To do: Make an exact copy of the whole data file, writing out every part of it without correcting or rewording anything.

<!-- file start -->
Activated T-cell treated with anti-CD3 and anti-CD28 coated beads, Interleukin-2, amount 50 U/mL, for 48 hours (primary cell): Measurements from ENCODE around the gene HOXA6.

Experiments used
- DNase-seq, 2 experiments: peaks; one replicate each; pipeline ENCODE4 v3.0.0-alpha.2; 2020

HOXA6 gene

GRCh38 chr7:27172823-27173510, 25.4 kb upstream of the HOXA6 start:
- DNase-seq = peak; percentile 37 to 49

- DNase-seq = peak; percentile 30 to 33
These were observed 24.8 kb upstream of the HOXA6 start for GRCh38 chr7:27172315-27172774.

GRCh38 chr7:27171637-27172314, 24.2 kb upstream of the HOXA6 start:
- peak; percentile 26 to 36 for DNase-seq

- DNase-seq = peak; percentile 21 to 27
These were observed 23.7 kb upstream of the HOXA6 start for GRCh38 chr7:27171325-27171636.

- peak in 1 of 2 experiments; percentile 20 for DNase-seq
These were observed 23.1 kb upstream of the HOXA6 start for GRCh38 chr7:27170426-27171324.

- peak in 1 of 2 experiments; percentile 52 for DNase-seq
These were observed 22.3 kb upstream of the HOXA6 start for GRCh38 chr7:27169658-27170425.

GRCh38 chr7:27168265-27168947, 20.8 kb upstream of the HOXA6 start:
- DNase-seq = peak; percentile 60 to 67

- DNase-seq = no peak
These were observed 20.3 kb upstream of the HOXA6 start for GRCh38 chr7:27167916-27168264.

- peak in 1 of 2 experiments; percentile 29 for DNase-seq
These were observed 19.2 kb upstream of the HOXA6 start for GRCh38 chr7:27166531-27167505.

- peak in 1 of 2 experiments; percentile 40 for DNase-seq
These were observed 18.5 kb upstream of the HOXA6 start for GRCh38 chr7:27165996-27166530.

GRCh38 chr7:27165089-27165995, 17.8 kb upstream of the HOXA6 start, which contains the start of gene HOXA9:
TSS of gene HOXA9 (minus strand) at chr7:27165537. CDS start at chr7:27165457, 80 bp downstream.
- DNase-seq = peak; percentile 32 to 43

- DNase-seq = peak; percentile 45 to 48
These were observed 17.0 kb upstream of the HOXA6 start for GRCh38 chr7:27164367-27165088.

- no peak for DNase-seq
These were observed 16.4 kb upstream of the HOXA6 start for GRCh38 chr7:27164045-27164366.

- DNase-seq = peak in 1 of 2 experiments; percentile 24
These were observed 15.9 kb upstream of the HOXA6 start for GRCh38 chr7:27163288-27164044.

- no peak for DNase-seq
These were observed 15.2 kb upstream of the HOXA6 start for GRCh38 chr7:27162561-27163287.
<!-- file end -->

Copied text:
Activated T-cell treated with anti-CD3 and anti-CD28 coated beads, Interleukin-2, amount 50 U/mL, for 48 hours (primary cell): Measurements from ENCODE around the gene HOXA6.

Experiments used
- DNase-seq, 2 experiments: peaks; one replicate each; pipeline ENCODE4 v3.0.0-alpha.2; 2020

HOXA6 gene

GRCh38 chr7:27172823-27173510, 25.4 kb upstream of the HOXA6 start:
- DNase-seq = peak; percentile 37 to 49

- DNase-seq = peak; percentile 30 to 33
These were observed 24.8 kb upstream of the HOXA6 start for GRCh38 chr7:27172315-27172774.

GRCh38 chr7:27171637-27172314, 24.2 kb upstream of the HOXA6 start:
- peak; percentile 26 to 36 for DNase-seq

- DNase-seq = peak; percentile 21 to 27
These were observed 23.7 kb upstream of the HOXA6 start for GRCh38 chr7:27171325-27171636.

- peak in 1 of 2 experiments; percentile 20 for DNase-seq
These were observed 23.1 kb upstream of the HOXA6 start for GRCh38 chr7:27170426-27171324.

- peak in 1 of 2 experiments; percentile 52 for DNase-seq
These were observed 22.3 kb upstream of the HOXA6 start for GRCh38 chr7:27169658-27170425.

GRCh38 chr7:27168265-27168947, 20.8 kb upstream of the HOXA6 start:
- DNase-seq = peak; percentile 60 to 67

- DNase-seq = no peak
These were observed 20.3 kb upstream of the HOXA6 start for GRCh38 chr7:27167916-27168264.

- peak in 1 of 2 experiments; percentile 29 for DNase-seq
These were observed 19.2 kb upstream of the HOXA6 start for GRCh38 chr7:27166531-27167505.

- peak in 1 of 2 experiments; percentile 40 for DNase-seq
These were observed 18.5 kb upstream of the HOXA6 start for GRCh38 chr7:27165996-27166530.

GRCh38 chr7:27165089-27165995, 17.8 kb upstream of the HOXA6 start, which contains the start of gene HOXA9:
TSS of gene HOXA9 (minus strand) at chr7:27165537. CDS start at chr7:27165457, 80 bp downstream.
- DNase-seq = peak; percentile 32 to 43

- DNase-seq = peak; percentile 45 to 48
These were observed 17.0 kb upstream of the HOXA6 start for GRCh38 chr7:27164367-27165088.

- no peak for DNase-seq
These were observed 16.4 kb upstream of the HOXA6 start for GRCh38 chr7:27164045-27164366.

- DNase-seq = peak in 1 of 2 experiments; percentile 24
These were observed 15.9 kb upstream of the HOXA6 start for GRCh38 chr7:27163288-27164044.

- no peak for DNase-seq
These were observed 15.2 kb upstream of the HOXA6 start for GRCh38 chr7:27162561-27163287.